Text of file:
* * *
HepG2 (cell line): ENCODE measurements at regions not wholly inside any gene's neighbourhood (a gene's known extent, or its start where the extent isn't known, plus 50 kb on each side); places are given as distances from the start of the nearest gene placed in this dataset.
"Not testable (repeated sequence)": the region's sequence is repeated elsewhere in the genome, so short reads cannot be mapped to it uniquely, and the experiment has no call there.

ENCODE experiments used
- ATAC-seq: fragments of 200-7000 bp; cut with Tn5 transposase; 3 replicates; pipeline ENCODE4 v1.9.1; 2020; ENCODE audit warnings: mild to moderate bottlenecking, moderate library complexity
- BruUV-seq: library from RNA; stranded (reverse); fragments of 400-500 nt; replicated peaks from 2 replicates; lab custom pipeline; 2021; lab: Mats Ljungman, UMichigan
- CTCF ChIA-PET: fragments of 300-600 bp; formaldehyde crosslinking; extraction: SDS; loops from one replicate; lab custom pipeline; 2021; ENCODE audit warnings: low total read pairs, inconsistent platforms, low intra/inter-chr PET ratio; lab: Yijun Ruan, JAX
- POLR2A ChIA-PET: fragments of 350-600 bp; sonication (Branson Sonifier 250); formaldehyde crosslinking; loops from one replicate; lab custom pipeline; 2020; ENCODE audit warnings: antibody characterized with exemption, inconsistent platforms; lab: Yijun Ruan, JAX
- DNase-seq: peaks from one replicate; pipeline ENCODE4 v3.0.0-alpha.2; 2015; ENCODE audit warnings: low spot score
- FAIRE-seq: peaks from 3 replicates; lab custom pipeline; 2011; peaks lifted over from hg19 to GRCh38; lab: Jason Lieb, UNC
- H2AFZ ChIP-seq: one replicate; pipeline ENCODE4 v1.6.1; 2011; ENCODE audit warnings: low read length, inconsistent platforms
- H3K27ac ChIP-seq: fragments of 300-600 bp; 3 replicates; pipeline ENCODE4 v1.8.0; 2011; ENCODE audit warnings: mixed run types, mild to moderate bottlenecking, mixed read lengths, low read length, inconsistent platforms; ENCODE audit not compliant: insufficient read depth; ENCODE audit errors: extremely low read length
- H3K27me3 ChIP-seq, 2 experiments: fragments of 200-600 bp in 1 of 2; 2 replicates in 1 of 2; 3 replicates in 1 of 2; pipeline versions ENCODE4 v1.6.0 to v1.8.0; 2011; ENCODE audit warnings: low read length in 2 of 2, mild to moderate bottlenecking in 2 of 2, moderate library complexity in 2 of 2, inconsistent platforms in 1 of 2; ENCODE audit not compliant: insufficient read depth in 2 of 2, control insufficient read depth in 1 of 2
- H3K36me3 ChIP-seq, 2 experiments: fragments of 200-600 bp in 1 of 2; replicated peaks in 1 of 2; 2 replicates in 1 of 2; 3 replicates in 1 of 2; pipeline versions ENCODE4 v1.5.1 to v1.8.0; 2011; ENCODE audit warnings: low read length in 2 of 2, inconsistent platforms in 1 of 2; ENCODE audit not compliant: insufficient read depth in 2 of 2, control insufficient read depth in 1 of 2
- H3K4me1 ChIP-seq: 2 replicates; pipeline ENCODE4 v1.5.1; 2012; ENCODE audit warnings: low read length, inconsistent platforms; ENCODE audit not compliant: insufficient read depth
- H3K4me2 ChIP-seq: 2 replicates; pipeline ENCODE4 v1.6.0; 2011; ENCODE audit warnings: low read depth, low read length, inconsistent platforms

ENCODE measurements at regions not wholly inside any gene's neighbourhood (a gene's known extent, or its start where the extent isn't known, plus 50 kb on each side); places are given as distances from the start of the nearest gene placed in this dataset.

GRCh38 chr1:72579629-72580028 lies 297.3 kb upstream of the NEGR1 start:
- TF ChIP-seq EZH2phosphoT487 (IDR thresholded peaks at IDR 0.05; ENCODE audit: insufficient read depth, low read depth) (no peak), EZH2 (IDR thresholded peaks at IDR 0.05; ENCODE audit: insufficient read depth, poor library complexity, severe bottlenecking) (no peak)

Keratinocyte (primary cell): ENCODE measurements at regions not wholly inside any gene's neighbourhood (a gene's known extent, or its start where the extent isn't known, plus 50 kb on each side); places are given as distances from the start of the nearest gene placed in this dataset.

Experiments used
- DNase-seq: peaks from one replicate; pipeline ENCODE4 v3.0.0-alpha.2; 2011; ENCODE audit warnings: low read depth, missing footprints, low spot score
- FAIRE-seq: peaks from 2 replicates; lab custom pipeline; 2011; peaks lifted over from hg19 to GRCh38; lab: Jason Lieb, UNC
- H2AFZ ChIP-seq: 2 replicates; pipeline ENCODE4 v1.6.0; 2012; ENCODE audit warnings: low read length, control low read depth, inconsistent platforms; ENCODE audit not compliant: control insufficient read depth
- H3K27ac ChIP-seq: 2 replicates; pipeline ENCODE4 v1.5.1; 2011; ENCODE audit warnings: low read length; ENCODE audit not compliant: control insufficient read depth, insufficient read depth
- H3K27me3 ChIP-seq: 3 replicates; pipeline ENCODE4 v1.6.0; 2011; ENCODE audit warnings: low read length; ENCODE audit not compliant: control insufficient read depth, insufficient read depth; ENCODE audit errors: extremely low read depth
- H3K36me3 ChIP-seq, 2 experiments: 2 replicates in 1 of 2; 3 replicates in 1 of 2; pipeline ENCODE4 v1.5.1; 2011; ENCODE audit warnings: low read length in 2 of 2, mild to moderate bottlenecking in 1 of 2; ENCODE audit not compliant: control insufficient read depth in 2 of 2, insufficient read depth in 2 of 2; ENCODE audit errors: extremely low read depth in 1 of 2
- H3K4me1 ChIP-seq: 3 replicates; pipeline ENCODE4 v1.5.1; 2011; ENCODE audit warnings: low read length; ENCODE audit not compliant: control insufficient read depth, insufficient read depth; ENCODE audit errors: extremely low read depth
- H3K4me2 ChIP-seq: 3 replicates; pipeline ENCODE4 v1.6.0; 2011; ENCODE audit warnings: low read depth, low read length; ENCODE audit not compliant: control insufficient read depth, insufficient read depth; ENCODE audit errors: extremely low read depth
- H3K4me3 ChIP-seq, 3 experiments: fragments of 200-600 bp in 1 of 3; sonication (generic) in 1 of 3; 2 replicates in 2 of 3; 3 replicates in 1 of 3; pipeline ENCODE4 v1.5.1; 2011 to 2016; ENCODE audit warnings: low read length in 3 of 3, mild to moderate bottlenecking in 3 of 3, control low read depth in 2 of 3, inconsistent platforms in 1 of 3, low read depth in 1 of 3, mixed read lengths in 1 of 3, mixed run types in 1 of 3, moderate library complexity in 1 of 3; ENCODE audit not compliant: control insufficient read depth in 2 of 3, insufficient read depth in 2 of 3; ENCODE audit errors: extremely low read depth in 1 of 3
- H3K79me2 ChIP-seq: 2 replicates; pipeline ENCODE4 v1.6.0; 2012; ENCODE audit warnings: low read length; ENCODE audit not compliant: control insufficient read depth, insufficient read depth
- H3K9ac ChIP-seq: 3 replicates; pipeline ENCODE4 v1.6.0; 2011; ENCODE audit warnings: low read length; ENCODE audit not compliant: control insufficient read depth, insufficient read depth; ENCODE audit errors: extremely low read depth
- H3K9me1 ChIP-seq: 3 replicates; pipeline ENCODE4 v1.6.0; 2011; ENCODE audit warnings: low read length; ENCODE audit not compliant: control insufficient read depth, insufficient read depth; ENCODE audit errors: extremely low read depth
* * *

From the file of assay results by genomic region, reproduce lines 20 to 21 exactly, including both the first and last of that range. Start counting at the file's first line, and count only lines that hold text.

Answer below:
Experiments used
- DNase-seq: peaks from one replicate; pipeline ENCODE4 v3.0.0-alpha.2; 2011; ENCODE audit warnings: low read depth, missing footprints, low spot score